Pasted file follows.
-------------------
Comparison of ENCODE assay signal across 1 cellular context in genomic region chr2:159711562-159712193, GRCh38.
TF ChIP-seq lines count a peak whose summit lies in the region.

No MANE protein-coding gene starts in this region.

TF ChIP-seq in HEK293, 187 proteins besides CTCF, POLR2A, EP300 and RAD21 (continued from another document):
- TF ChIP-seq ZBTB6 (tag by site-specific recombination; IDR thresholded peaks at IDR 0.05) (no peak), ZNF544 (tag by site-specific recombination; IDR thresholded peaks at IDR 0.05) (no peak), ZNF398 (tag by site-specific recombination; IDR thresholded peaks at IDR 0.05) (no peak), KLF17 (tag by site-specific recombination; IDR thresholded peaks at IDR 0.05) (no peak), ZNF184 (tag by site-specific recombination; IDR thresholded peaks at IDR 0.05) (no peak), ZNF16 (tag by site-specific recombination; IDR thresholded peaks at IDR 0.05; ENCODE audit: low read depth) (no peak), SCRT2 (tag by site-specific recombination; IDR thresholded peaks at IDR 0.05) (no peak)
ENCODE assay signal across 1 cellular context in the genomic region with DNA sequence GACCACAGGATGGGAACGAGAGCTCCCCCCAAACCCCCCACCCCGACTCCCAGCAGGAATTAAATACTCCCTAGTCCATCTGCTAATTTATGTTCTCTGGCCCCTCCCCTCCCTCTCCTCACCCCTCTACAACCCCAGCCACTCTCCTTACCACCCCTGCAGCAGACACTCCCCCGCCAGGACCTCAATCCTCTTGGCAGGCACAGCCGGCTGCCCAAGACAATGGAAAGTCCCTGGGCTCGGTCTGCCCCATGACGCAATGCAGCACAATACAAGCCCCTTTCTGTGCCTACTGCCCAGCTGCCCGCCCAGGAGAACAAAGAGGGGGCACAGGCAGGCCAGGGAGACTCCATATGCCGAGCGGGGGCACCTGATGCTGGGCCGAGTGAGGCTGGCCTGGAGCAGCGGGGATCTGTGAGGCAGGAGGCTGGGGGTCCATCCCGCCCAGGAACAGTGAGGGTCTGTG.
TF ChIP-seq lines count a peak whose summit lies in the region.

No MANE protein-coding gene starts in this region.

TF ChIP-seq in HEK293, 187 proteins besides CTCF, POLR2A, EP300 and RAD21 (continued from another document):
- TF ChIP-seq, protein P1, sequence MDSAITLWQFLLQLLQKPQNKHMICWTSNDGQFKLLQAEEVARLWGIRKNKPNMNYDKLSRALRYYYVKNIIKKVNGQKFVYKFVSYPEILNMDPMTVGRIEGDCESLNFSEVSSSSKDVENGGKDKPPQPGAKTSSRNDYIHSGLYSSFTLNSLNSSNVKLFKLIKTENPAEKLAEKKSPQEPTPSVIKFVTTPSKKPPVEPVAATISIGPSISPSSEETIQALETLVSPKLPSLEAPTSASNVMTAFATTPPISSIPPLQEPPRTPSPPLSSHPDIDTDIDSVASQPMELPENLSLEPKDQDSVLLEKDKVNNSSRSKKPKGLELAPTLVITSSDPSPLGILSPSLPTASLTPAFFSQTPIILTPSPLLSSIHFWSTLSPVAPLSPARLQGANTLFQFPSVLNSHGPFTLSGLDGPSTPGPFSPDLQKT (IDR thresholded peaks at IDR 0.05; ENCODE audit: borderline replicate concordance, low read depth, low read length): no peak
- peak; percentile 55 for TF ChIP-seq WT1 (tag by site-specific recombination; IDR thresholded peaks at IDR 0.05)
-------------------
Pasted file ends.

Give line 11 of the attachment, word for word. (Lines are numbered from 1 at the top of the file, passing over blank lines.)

- peak; percentile 55 for TF ChIP-seq WT1 (tag by site-specific recombination; IDR thresholded peaks at IDR 0.05)